P.G. County approves plans for apartment complex set to replace Lotsa, Insomnia Cookies
Krazi Kebob and Marathon Deli are among the businesses a developer is seeking to demolish to build a new apartment building. (Julia Nikhinson/The Diamondback)
The Prince George’s County Planning Board approved the detailed site plans for an apartment complex set to be built off of Route 1 in downtown College Park on Thursday — bringing the project one step closer to construction.
The development — which will replace several popular shops now located in the College Park shopping center, including Lotsa Pizza and Insomnia Cookies — is planned to include 343 multifamily units and offer more than 23,000 square feet of retail space, along with a fitness center, according to documents from the The Maryland-National Capital Park and Planning Commission.
The project is the result of a collaborative effort between multiple partners, including the University of Maryland, the city of College Park, the Terrapin Development Company and Greystar Real Estate Partners, an attorney for Greystar said during the M-NCPPC meeting on Thursday. Ken Ulman, president of the Terrapin Development Company, praised the relationship.
“I think this project is really important as additional connective tissue between the campus and the city,” he said. “We’re really excited about this.”
Additionally, Ulman said, the Terrapin Development Company has offered to help relocate the businesses that will be demolished in the project’s completion — many of which have been in College Park for years. Marathon Deli, for instance, has already relocated to the storefront next to the space formerly occupied by MilkBoy ArtHouse.
Earlier this month, the city approved Greystar’s plans for the complex and made certain recommendations for the developers to consider. Greystar has since revised its detailed site plan to accommodate those suggestions, said Thomas Haller, the developer’s land-use attorney.
In conjunction with the city and university, Greystar will expand the width of Lehigh Road to 26 feet, Haller said. A sidewalk will also be constructed to provide students with direct access to Baltimore Avenue, he added.
And with the approval of the university, Greystar will replace the “substandard” staircase that runs between South Campus Commons and Montgomery Hall with a “grand” staircase, Haller said.
Ed Maginnis, the assistant vice president of real estate at the university, said during the meeting that the grand staircase will be symbolic in nature.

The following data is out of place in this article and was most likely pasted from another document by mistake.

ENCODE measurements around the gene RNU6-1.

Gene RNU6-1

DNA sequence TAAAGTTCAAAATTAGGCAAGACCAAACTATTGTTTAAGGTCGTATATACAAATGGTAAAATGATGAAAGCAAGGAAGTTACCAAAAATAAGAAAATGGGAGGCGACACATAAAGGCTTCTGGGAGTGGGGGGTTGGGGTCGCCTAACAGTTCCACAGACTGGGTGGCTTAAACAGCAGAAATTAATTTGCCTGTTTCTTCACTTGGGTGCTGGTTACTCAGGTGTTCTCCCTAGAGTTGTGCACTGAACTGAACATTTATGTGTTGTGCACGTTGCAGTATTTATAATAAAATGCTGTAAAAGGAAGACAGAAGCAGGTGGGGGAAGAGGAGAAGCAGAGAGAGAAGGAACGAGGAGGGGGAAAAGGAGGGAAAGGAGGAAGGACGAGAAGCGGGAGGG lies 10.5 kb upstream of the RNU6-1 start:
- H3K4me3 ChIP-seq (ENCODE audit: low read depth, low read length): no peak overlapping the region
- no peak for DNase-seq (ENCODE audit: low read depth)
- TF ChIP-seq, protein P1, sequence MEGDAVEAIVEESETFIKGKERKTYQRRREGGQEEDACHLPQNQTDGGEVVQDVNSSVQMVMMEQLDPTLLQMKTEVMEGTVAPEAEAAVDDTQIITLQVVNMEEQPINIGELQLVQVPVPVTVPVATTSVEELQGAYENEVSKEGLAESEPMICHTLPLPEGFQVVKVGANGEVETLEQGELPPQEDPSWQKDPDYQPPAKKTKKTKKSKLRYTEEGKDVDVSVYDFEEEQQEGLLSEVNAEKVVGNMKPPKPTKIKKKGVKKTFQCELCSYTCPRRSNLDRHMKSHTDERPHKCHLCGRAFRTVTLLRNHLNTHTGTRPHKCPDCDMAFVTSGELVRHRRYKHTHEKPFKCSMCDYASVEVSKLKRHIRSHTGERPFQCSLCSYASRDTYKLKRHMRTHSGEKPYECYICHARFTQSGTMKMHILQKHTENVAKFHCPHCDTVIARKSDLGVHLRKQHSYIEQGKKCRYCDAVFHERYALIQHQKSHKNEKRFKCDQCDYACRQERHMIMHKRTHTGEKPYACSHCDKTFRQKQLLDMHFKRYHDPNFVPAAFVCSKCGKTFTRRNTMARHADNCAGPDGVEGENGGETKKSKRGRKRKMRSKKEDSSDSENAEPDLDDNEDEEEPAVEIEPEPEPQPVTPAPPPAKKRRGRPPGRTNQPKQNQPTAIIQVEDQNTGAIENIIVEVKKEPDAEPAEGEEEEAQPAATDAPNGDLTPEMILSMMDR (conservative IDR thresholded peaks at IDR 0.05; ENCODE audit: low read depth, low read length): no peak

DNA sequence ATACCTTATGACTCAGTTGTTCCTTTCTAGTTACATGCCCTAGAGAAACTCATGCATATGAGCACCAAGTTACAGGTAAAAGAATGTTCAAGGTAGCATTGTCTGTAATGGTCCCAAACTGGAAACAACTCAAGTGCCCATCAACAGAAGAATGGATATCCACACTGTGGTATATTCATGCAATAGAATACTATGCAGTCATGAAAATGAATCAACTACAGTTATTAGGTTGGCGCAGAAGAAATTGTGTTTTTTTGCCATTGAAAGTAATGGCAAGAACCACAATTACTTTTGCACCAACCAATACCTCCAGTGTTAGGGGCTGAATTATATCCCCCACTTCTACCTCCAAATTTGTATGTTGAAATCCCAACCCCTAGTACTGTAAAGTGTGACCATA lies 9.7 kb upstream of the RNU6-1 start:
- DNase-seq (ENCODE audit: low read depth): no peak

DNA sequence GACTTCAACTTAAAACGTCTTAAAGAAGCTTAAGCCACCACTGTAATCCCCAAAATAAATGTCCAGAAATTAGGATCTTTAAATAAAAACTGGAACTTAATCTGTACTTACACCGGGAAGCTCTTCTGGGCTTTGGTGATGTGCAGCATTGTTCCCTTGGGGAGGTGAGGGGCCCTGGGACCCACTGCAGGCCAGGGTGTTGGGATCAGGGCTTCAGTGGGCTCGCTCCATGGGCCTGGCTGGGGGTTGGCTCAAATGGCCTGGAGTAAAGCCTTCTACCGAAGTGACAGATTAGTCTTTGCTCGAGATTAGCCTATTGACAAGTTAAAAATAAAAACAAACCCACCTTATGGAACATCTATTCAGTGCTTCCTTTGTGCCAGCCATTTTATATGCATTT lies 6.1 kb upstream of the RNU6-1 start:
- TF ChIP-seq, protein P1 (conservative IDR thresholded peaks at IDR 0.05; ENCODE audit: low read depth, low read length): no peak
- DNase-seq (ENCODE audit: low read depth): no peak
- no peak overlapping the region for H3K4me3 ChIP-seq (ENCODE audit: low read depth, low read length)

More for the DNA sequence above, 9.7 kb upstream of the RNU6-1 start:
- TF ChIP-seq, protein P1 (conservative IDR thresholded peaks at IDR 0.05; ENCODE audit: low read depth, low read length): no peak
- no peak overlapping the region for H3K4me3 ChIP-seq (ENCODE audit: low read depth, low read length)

“That change is more than architectural,” Maginnis said. “It highlights what the university is trying to do with respect to the community.”
Greystar also accepted multiple recommendations from the county’s planning commissioners at Thursday’s meeting. Planning commissioner William Doerner, for example, suggested that the building’s rooftop — which will be covered in vegetation to improve stormwater management — be incorporated into the curriculum of relevant courses at the university.
Doerner also recommended that safety measures such as lights be added to the crosswalk across Knox Road that will connect the apartment complex to the College Park Shopping Center, where eateries such as Chipotle and Jason’s Deli are located.
In November, the county approved preliminary site plans for the project — the first step in the approval process for new developments in Prince George’s County.
Greystar already manages two different apartment buildings in College Park: The Alloy by Alta and, as of February, The Varsity.
However, some students, including senior government and politics major Stephen Kenny, have raised concerns that rent prices for the new units will be too high for college students. Kenny pointed to certain “unnecessary” amenities — like those provided by Alloy by Alta, an apartment building located on Berwyn House Road that includes a pet spa — as driving up rent prices in the area.
“I think it’s unacceptable,” said Kenny. “I don’t think we should be unnecessarily discriminating against low-income students in terms of who gets to live near campus.”
But District 3 City Councilman John Rigg said creating affordable housing for college students can be tricky to accomplish. Students with low to moderate incomes could come from affluent families, so it’s tough to distinguish who is actually low-income and who isn’t, he added.
However, the introduction of new apartments will increase the supply of units in the area, which could lower rent prices, College Park Mayor Patrick Wojahn said. Still, he noted that the city will continue to work with the university to find solutions for student housing affordability,
Additional off-campus apartments will also help local businesses, Wojahn said, since more students will be able to stay in College Park year-round.
Elizabeth M. Hewlett, chairperson of the Prince George’s County Planning Board, closed Thursday’s meeting in approval of the project.
“This looks like a … very beautiful project, which is enhancing the increasingly beautiful city of College Park,” Hewlett said. “It’s changed so much over the years, and not all change is good but in this particular city … the changes have been just beautiful.”